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A young man discovers how hard it can be to live down the reputation your family sets for you in this powerful drama. It's 1972, and John McGill (Gregg Forrest) has just completed grade school in Glasgow. John received excellent marks and has high hopes for middle school. However, his older brother Benny (Joe Szula) is well remembered at the school as a troublemaker and the leader of a youth gang, so John finds his teachers have low expectations of him, and offer him few opportunities to prove them wrong. When John is rejected by one of his new friends, Julian (Martin Bell), because his… More
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Rotten Tomatoes Score: 94%

Critic Reviews from Rotten Tomatoes

"The casting is good throughout, but McCarron makes the movie."
‑ Tom Long, Detroit News
"It's a personal, affecting and pleasingly unusual film, a little too long perhaps and unwieldy in its final stages, but never less than shocking, powerful and utterly relevant."
‑ Dave Calhoun, Time Out
"Kudos to Peter Mullan for this fine bit of history and excellent social commentary."
‑ Ron Wilkinson, Monsters and Critics
"full review at Movies for the Masses"
‑ Joseph Proimakis, Movies for the Masses
"This angry film is a forceful slice of life, clearly indebted to the realism of Ken Loach, in whose My Name Is Joe Mullan starred, and to whose Kes it nods."
‑ Philip French, Guardian [UK]
"A stringent street psychodrama in which brutality is an infection and every male is a carrier."
‑ Jeannette Catsoulis, NPR
"There's a sense of inevitability about things, certainly, but it seems less written in the stars than unhappily scratched onto the kerb with a flicknife by John himself."
‑ Mayer Nissim, Digital Spy
"...echoes other classics of roiling childhood violence."
‑ Chris Barsanti, PopMatters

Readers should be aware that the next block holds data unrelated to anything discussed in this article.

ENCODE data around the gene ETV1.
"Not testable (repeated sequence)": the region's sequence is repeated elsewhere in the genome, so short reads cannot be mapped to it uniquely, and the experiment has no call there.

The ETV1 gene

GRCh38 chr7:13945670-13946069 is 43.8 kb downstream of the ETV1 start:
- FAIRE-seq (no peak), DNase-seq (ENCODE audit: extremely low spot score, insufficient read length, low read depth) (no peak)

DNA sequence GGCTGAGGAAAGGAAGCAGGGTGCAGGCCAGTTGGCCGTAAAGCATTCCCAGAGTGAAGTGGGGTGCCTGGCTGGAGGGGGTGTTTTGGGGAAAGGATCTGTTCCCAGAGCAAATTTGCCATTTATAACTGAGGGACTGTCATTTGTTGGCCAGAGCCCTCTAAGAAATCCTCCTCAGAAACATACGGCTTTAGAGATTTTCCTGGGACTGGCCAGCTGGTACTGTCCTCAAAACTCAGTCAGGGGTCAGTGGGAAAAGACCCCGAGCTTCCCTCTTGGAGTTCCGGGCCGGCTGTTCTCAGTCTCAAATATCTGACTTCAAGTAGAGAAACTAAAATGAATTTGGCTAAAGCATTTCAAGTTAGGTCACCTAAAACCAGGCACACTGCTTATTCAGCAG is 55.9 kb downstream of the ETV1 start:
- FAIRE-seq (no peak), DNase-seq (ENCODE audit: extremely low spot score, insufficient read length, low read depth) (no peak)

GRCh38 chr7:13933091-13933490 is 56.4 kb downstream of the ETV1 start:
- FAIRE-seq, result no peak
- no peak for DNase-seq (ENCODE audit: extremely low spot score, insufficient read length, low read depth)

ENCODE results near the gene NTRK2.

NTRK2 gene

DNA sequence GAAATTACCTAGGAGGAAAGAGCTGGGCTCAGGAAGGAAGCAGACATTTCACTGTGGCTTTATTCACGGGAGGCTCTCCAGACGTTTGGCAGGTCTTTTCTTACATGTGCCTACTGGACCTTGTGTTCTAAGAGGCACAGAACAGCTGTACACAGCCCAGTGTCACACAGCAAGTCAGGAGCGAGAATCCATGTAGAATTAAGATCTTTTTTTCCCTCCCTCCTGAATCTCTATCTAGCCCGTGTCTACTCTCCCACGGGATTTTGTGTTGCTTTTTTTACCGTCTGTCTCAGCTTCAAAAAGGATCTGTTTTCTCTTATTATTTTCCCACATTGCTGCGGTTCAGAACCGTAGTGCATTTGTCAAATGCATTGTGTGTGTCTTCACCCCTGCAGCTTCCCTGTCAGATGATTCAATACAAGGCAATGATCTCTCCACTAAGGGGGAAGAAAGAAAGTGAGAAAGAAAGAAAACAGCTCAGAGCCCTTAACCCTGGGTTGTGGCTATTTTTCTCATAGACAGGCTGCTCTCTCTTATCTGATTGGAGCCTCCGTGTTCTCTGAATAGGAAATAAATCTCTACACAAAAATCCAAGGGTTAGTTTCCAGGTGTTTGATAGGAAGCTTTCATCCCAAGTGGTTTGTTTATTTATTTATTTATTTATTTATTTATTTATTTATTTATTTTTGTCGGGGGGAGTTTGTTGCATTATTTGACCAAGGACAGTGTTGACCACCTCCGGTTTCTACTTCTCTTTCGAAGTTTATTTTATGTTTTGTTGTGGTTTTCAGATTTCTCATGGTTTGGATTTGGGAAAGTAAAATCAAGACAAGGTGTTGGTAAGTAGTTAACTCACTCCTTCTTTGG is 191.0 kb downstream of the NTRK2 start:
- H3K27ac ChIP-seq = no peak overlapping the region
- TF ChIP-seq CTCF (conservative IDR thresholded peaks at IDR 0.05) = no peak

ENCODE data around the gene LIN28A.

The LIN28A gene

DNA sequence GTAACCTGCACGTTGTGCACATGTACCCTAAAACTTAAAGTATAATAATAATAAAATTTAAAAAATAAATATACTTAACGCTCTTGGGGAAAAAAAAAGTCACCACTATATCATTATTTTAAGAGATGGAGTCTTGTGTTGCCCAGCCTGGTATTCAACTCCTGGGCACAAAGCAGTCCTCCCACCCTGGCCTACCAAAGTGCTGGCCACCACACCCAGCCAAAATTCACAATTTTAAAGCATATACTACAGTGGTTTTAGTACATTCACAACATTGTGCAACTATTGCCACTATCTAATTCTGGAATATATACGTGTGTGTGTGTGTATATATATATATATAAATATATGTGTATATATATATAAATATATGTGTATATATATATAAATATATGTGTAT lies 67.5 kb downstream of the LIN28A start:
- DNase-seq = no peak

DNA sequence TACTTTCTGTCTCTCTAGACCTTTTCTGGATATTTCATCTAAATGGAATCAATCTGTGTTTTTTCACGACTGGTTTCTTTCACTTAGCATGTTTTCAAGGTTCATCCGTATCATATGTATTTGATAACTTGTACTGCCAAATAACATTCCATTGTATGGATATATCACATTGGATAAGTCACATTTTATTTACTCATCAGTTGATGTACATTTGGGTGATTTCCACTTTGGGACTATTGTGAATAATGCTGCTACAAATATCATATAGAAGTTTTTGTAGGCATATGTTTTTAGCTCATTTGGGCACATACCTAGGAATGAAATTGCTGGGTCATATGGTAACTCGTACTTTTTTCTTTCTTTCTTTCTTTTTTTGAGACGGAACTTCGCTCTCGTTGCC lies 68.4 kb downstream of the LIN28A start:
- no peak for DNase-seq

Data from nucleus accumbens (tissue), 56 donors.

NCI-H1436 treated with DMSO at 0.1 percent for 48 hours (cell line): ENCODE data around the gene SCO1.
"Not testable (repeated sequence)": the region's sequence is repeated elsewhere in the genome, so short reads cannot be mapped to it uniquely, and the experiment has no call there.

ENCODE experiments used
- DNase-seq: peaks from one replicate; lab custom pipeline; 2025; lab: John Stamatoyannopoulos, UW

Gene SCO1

"Mullan is smart enough not to close his subject off; many questions remain, and true to the nature of social mobility, little is ever solved quickly."
‑ Shaun Munro, What Culture
"I's darkly humorous and strongly atmospheric but not especially surprising, a misjudged hallucinatory encounter with Jesus notwithstanding."
‑ Henry Fitzherbert, Daily Express
"First-timer McCarron is never less than convincing as a baby-faced brute who can elicit a stranger's sympathy as easily as he can inflict devastating comeuppance."
‑ Sheri Linden, Los Angeles Times
"... Despite its bold efforts to the contrary, it ultimately becomes a dehumanising experience and apology for self-ruination."
‑ Ed Whitfield, The Ooh Tray
"Neds opens with the sort of celebratory moment that makes you think for a moment that things might be all right."
‑ Chris Cabin, Slant Magazine
"While it's beautifully shot in period style and features terrific performances from the largely non-professional cast, this film struggles to get us involved simply because there isn't much we can grab hold of."
‑ Rich Cline, Shadows on the Wall
"A dark, evocative, hard-hitting piece of film-making leavened by flashes of sly wit, a great eye for period detail and a sound ear for authentic dialogue."
‑ Alistair Harkness, Scotsman
More reviews for Neds on Rotten Tomatoes

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